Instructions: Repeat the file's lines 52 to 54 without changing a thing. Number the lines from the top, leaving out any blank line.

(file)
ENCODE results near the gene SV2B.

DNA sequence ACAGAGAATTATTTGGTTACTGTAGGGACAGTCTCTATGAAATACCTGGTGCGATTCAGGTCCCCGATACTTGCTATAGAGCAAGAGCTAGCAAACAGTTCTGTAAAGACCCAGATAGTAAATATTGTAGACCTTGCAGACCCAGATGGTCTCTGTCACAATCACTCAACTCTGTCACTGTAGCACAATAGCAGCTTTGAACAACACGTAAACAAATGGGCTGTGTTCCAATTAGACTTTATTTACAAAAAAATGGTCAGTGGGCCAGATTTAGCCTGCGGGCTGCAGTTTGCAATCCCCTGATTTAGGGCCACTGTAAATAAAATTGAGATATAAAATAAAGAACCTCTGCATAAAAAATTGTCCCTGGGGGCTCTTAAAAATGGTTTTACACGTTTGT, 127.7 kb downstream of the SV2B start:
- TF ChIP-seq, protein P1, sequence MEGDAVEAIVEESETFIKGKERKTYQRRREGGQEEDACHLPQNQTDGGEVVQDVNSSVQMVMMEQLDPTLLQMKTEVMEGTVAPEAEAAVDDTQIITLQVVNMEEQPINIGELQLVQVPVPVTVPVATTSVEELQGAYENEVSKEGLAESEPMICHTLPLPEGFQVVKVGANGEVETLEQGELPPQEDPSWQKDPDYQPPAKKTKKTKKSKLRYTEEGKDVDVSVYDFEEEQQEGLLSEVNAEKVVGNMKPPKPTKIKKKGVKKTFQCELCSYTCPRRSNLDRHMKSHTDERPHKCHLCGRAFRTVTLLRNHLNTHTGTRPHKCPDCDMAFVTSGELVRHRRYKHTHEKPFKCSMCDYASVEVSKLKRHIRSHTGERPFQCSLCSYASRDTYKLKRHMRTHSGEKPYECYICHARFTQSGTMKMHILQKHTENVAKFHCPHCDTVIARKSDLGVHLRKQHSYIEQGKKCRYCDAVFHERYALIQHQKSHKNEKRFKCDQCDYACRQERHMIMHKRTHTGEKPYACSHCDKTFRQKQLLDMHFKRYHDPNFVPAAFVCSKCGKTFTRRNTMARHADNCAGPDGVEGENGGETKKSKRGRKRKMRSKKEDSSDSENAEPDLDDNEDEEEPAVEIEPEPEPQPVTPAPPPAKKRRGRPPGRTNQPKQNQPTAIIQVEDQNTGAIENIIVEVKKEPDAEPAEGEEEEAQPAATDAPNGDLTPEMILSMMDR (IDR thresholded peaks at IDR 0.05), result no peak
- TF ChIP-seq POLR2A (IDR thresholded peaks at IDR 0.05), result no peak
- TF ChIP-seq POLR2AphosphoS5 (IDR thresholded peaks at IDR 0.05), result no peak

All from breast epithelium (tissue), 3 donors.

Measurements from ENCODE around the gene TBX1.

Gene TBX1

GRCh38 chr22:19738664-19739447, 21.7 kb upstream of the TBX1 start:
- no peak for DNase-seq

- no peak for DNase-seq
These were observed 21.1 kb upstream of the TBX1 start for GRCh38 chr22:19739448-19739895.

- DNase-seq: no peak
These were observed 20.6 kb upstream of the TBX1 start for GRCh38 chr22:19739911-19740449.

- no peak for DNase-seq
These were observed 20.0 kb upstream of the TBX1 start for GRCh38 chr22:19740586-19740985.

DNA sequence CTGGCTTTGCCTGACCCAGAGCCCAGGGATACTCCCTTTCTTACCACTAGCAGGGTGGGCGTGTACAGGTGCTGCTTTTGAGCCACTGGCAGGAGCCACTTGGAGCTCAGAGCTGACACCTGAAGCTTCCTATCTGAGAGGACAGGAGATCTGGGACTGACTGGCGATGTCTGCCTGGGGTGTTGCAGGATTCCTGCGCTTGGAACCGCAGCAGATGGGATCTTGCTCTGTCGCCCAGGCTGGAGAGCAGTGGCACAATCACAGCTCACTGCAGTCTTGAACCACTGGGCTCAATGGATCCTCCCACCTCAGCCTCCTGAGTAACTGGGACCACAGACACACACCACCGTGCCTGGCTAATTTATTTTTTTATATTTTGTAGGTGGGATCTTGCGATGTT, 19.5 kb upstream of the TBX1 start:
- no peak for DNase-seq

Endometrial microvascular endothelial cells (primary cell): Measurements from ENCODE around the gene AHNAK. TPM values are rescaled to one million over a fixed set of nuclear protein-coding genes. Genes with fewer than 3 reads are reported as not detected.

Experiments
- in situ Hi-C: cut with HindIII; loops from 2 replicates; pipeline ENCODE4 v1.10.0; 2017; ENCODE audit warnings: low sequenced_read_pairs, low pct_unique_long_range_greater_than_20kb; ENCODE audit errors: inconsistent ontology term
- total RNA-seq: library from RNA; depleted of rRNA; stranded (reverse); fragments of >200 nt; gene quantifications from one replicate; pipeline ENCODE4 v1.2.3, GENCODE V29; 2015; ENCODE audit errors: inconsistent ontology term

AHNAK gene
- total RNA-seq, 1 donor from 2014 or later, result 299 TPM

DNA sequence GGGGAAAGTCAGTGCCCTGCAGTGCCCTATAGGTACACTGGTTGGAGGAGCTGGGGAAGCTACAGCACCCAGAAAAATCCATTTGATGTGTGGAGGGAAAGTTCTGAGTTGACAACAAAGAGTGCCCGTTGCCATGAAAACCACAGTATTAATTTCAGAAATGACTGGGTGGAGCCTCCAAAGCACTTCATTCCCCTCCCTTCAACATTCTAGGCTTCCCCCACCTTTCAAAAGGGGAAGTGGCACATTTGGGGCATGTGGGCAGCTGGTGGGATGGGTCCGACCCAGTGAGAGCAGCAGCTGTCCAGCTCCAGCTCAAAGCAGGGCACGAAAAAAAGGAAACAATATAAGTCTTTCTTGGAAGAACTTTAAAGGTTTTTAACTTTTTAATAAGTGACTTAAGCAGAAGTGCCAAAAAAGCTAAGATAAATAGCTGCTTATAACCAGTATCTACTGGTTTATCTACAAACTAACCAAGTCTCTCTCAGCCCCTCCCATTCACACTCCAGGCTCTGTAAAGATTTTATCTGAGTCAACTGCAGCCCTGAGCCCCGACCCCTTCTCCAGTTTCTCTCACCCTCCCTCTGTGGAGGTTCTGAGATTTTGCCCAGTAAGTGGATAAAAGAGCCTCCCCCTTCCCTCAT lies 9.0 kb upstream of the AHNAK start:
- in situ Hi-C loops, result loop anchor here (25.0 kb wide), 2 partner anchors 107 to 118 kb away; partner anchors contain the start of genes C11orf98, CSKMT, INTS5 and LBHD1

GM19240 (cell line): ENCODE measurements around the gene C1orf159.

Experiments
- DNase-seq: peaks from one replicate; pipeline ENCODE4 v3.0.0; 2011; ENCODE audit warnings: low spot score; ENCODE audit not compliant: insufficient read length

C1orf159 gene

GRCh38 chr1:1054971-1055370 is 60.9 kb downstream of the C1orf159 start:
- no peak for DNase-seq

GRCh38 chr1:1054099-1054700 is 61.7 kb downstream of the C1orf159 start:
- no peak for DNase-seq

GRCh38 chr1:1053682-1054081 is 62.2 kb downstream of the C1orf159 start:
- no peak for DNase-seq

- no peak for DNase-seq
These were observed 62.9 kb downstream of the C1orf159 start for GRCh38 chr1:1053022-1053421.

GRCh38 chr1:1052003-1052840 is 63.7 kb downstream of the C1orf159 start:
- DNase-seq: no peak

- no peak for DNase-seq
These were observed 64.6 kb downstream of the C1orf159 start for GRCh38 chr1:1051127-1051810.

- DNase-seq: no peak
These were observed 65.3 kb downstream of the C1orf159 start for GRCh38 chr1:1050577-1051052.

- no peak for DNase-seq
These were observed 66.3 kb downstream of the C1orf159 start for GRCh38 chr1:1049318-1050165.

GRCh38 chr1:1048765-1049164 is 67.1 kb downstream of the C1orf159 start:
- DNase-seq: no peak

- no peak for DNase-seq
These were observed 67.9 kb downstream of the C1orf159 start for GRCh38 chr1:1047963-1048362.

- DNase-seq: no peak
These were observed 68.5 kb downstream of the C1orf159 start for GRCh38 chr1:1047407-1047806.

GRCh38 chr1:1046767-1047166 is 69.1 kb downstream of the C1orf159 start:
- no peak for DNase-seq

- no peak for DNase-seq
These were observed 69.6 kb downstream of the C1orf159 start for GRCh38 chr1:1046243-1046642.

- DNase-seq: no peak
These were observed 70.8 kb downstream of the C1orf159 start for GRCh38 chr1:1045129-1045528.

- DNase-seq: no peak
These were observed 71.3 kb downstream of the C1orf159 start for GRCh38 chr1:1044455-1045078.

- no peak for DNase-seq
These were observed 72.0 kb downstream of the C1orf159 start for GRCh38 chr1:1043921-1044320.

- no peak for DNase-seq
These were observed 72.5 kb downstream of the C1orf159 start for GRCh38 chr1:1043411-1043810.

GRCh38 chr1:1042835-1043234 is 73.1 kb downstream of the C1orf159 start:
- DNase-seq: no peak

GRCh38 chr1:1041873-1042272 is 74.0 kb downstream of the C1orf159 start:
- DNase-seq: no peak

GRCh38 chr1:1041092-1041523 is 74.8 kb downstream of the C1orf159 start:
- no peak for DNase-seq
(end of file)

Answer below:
These were observed 68.5 kb downstream of the C1orf159 start for GRCh38 chr1:1047407-1047806.

GRCh38 chr1:1046767-1047166 is 69.1 kb downstream of the C1orf159 start:
- no peak for DNase-seq